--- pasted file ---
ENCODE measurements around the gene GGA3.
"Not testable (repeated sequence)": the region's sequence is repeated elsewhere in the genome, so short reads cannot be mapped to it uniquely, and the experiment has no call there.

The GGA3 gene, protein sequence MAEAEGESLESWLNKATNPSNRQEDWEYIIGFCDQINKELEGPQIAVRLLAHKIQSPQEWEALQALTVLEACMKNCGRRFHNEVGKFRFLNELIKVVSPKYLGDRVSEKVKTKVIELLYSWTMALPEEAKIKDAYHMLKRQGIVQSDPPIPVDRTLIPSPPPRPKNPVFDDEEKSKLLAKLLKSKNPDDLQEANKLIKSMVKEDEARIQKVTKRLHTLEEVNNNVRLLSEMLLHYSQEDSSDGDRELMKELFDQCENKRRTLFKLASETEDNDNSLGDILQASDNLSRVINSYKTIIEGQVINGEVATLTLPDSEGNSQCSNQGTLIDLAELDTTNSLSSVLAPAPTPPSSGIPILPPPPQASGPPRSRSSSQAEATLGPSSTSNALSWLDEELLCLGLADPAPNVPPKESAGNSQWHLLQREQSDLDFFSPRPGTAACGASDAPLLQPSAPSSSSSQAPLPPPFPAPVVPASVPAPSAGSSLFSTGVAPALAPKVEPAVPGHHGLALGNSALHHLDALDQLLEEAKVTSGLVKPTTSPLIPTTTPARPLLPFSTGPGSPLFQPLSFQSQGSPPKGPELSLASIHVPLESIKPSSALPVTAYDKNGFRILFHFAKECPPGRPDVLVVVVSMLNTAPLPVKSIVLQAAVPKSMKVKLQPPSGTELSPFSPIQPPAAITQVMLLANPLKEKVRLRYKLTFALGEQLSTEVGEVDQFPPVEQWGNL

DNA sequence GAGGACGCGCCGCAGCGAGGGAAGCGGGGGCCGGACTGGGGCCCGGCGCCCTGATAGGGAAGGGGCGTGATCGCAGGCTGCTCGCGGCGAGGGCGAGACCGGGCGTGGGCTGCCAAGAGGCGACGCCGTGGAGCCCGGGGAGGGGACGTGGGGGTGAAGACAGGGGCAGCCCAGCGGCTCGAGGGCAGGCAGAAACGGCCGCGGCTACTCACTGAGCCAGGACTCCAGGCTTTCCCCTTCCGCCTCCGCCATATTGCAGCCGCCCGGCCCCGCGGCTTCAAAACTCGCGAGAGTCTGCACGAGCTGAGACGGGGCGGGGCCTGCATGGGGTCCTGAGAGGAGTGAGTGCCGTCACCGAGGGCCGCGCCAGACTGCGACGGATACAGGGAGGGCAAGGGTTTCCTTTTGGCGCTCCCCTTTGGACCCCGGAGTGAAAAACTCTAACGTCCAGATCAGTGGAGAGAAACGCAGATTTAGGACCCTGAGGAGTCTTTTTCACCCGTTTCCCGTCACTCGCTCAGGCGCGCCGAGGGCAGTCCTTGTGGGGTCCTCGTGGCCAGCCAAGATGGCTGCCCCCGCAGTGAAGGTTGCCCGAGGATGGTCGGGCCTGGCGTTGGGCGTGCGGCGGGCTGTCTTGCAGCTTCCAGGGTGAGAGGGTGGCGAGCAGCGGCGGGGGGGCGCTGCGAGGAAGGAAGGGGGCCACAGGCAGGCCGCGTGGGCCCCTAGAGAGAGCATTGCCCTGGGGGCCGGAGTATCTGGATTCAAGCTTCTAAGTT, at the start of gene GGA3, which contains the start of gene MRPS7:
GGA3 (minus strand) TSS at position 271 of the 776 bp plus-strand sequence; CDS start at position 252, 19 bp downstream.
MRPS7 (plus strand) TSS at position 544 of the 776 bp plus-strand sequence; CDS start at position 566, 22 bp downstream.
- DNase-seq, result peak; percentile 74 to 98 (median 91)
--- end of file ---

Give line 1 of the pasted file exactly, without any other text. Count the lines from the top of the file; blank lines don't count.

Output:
ENCODE measurements around the gene GGA3.